LPS officers admit to most misconduct allegations at ‘MemeGate’ hearing
Eight months ago, five Lethbridge Police officers were suspended after being accused of distributing inappropriate images. This quickly became known as ‘MemeGate’
In June, Constables Keon Woronuk, Matthew Rilkoff, Derek Riddell, David Easter, and Sgt. Jason Moulton had all pleaded not guilty to each of their six charges under the Alberta Police Act. Moulton also pleaded not guilty to two additional charges, and Woronuk was already disciplined for allegedly spying on Lethbridge-West MLA Shannon Phillips.
Presenting officer, Kelly Nicholson argued that Moulton formed a group chat on the WhatsApp messaging platform titled ‘Meme Militia’ back in July of 2018. Images were shared that depicted photos of then-chief Rob Davis, deputy chief Scott Woods, and MLA Shannon Phillips that were described by others as being “toxic, humiliating and offensive”. The other officers were invited to the group to participate until it was removed sometime around November of that same year, when the group’s existence was brought to the attention of LPS administration. During the presentation of evidence the content of the memes was shared, but not made public. They are currently under a sealing order.
Riddel and Woronuk both announced Tuesday morning their intentions to resign. Their hearings have been pushed to February 3, should they not leave the force by then. Moulton, Easter and Rilkoff entered pleas of admittances on counts of:
- The use of profane, abusive or insulting language toward a member of a police service or the public;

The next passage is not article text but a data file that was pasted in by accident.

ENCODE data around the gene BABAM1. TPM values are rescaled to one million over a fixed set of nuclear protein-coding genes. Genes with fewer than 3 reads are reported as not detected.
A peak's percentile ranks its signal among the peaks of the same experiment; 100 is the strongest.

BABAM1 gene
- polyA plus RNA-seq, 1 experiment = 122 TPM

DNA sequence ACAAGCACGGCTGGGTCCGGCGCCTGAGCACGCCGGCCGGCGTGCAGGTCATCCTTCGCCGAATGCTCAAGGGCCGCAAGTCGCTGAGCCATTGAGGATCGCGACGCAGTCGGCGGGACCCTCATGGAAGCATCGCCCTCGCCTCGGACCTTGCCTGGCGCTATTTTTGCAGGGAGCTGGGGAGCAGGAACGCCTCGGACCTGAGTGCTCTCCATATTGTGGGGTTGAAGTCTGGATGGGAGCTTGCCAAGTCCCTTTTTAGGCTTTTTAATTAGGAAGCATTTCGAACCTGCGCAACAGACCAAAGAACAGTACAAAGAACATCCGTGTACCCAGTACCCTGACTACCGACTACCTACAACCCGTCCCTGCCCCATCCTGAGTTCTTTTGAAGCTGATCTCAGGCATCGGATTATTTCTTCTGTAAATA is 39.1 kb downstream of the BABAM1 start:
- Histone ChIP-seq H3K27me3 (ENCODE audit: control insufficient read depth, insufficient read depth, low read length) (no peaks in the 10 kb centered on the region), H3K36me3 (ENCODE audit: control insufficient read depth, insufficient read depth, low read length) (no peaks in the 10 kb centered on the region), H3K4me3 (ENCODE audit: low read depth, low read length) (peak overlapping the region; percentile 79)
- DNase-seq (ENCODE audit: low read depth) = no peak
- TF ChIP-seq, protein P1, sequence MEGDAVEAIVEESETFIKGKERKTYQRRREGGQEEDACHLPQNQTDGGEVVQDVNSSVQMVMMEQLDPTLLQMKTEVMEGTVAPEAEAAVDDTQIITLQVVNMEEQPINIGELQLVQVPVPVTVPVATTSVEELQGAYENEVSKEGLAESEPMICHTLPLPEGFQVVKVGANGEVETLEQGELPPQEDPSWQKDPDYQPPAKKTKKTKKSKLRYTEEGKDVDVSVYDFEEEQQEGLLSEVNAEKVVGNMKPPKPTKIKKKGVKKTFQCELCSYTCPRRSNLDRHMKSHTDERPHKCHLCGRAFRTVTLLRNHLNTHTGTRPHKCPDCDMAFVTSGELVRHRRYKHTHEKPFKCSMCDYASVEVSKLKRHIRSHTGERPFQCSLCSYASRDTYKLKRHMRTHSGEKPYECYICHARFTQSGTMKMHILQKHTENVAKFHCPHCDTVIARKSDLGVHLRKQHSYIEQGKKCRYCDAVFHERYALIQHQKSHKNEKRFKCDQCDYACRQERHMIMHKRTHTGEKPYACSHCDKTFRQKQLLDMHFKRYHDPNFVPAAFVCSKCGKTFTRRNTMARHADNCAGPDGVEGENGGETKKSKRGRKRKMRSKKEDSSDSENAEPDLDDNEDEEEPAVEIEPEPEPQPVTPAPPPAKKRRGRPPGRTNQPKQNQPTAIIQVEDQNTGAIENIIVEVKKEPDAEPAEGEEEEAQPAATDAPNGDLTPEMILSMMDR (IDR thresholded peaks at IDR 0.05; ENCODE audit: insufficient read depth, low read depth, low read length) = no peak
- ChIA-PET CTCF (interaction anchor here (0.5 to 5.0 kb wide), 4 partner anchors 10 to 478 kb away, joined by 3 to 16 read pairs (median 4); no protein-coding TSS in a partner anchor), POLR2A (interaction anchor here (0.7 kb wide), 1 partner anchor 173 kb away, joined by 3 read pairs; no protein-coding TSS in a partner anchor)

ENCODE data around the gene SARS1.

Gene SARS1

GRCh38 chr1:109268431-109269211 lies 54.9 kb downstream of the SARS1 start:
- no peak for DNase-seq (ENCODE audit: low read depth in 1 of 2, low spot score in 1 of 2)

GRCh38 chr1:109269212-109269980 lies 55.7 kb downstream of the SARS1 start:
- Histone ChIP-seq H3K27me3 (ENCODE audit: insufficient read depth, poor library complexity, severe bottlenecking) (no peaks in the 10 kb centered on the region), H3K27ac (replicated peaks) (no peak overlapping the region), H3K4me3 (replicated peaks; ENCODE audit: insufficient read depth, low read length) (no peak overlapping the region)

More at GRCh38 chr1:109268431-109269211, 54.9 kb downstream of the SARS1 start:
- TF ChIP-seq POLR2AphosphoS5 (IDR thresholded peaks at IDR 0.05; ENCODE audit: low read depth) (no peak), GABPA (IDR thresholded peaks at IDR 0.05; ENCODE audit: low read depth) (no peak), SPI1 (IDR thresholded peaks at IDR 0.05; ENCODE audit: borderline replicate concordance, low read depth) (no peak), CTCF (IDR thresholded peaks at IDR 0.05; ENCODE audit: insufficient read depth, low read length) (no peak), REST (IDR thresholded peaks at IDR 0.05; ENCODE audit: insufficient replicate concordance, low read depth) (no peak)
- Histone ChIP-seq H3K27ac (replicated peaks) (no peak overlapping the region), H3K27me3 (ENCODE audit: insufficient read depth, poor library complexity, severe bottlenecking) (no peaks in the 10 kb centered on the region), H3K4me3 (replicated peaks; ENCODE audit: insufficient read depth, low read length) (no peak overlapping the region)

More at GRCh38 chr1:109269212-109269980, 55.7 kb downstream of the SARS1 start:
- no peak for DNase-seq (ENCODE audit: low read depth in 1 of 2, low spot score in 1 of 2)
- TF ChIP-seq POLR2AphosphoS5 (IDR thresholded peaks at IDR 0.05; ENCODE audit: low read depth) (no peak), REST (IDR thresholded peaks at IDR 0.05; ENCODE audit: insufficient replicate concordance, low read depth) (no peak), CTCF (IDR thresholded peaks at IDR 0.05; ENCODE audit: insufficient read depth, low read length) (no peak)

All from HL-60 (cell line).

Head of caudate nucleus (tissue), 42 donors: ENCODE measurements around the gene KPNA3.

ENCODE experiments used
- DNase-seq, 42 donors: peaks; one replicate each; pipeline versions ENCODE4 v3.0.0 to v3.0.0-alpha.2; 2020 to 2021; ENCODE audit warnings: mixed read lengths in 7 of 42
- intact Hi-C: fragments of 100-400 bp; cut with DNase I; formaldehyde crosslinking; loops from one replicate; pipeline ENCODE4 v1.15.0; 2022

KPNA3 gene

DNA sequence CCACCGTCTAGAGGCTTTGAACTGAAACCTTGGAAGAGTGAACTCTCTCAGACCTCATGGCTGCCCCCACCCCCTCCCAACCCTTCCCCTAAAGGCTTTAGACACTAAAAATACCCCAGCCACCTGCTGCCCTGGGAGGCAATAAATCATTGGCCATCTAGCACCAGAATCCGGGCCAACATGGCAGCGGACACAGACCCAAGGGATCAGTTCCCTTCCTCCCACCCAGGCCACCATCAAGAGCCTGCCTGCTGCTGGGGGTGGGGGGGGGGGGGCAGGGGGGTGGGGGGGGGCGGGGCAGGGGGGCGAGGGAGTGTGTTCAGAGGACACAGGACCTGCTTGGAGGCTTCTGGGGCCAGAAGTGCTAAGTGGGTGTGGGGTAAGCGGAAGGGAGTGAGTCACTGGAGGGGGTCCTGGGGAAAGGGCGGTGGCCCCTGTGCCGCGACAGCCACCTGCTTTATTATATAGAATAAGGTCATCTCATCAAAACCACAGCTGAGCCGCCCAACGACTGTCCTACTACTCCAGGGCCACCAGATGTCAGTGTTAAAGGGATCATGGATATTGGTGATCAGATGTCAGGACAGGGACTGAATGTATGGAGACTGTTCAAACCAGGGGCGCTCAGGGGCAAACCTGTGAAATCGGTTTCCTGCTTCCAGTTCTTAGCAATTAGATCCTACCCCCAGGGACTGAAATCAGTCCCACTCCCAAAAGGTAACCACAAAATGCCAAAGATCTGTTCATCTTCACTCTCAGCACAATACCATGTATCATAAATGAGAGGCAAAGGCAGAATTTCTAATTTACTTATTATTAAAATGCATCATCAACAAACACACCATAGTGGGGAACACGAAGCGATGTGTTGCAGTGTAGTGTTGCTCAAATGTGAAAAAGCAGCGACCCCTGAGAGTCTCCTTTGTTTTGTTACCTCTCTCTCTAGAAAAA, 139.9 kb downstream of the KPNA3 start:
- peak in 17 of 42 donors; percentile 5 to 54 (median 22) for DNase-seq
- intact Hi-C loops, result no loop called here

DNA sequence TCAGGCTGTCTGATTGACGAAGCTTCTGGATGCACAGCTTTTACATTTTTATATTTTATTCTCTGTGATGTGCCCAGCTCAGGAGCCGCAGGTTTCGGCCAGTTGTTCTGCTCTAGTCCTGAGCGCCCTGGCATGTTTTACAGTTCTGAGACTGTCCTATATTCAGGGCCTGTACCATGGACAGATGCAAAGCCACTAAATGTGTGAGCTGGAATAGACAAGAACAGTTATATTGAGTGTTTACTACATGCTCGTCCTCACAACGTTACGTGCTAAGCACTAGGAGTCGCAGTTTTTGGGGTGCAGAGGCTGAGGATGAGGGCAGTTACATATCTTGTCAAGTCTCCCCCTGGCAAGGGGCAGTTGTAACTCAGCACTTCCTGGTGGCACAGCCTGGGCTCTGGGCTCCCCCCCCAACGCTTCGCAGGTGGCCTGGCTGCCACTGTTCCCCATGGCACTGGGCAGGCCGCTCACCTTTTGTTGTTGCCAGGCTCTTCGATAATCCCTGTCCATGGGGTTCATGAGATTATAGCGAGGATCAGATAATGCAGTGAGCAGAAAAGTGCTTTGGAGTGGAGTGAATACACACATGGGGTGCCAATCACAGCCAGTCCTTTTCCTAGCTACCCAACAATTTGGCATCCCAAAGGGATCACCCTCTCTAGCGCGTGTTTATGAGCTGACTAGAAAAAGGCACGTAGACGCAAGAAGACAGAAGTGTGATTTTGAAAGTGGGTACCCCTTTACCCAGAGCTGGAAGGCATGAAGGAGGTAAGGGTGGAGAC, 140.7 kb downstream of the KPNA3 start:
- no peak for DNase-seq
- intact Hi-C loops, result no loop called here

- Insubordination through words or actions;
- Neglect of duty by failing to report a matter that was their duty to report; and,
- Abetting or knowingly being an accessory to a contravention by another peace officer.
Moulton also admitted to count 8, neglecting, without lawful excuse, to promptly and diligently perform duties as a police officer. He will have his case heard on December 15. The list of Police Act charges can be viewed on the LPS website.
Presiding Officer, Paul Manuel found both Easter and Rilkoff in violation of the Police Act on all four counts, proven on a balance of facts. Nicholson, along with defence attorney Greg Dunn submitted a joint recommendation that Easter and Rilkoff be demoted by two levels of seniority within their rank for a period of one year. This would also result in a salary cut of approximately $15,000 for each officer.
Nicholson presented to the presiding officer the aggravating factors surrounding this case. He said that Easter and Rilkoff did not just engage in grumbling about their superiors, but also targeted a member of the public (Phillips) in their posts, which damaged public trust in these two officers. He added that the two officers did not show any remorse towards their actions until they changed their pleas. Dunn, however pointed out some mitigating factors in the sentencing of Easter and Rilkoff. Saying that credit should be extended towards the officers for admitting to their charges, and that the WhatsApp group was intended to be a private chat group, and not designed for widespread distribution. He added that police officers should be free to share their own thoughts and convictions amongst each other.
Manuel, who is the presiding officer for disciplinary hearings pursuant to the Alberta Police Act has reserved his decision until December 16.